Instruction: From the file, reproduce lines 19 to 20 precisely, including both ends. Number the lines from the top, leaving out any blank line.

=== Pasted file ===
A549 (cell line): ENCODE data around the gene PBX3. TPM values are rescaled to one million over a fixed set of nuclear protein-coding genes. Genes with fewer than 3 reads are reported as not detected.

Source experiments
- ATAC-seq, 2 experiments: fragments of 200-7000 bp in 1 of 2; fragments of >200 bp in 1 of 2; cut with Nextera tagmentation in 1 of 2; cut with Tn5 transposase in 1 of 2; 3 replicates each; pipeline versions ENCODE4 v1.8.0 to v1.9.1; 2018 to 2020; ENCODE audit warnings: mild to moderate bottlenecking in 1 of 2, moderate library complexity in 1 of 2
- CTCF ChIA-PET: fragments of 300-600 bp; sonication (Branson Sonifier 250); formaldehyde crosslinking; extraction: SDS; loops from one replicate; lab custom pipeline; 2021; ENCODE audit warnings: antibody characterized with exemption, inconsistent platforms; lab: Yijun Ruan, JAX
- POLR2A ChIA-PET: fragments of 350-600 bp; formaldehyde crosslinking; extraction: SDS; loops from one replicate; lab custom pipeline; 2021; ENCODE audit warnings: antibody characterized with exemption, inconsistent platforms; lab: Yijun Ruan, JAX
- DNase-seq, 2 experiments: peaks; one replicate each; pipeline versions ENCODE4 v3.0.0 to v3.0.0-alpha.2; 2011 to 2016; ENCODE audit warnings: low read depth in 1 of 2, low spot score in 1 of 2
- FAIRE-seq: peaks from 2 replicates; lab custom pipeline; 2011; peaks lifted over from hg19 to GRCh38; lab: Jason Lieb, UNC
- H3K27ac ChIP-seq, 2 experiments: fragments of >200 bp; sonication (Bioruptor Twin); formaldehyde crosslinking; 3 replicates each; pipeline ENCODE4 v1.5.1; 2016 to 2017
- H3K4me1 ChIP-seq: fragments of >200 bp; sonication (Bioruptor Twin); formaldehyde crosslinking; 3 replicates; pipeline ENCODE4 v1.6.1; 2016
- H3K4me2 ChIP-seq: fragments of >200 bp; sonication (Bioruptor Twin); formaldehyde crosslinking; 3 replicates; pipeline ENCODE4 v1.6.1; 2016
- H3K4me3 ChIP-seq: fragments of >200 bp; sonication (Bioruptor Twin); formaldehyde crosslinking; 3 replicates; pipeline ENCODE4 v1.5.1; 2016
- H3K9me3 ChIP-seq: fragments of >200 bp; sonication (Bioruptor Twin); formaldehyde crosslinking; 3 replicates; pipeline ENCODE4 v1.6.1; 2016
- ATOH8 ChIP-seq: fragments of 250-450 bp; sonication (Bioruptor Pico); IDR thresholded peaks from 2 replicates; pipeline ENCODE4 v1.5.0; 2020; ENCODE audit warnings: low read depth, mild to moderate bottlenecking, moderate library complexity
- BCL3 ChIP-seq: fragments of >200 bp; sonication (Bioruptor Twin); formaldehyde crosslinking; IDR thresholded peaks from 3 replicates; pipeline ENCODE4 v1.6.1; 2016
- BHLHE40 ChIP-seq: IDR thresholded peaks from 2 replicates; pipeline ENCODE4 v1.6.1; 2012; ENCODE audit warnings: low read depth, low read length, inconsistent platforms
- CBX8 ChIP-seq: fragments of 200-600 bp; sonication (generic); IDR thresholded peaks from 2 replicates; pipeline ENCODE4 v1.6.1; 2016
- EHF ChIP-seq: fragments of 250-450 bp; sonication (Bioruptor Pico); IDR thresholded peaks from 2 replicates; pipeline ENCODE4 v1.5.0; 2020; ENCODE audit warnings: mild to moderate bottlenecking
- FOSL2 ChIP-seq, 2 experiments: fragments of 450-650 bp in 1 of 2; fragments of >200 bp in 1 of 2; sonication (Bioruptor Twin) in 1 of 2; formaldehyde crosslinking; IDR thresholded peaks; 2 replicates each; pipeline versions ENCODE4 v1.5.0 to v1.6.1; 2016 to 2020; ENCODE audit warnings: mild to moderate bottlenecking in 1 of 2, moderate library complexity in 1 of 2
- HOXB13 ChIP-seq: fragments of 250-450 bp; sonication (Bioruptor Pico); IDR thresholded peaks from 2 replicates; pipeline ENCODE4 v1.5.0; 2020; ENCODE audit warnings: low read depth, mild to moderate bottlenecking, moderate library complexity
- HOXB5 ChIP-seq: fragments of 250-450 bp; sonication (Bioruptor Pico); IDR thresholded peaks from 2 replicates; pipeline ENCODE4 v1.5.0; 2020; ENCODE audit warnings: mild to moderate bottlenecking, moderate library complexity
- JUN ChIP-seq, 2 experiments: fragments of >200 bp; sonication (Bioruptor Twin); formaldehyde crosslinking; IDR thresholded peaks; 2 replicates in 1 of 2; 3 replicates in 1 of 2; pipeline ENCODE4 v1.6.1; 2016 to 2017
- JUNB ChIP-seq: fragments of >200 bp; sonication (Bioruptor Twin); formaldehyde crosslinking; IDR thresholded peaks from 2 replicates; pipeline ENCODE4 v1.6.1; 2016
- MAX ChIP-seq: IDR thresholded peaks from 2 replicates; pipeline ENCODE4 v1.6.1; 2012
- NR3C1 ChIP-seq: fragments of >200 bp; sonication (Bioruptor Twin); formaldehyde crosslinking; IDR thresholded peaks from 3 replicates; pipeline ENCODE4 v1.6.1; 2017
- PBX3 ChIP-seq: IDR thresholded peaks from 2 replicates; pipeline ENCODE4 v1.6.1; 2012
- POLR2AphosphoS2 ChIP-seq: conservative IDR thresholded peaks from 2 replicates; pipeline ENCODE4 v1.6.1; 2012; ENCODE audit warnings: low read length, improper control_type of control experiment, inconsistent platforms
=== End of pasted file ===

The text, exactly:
- HOXB13 ChIP-seq: fragments of 250-450 bp; sonication (Bioruptor Pico); IDR thresholded peaks from 2 replicates; pipeline ENCODE4 v1.5.0; 2020; ENCODE audit warnings: low read depth, mild to moderate bottlenecking, moderate library complexity
- HOXB5 ChIP-seq: fragments of 250-450 bp; sonication (Bioruptor Pico); IDR thresholded peaks from 2 replicates; pipeline ENCODE4 v1.5.0; 2020; ENCODE audit warnings: mild to moderate bottlenecking, moderate library complexity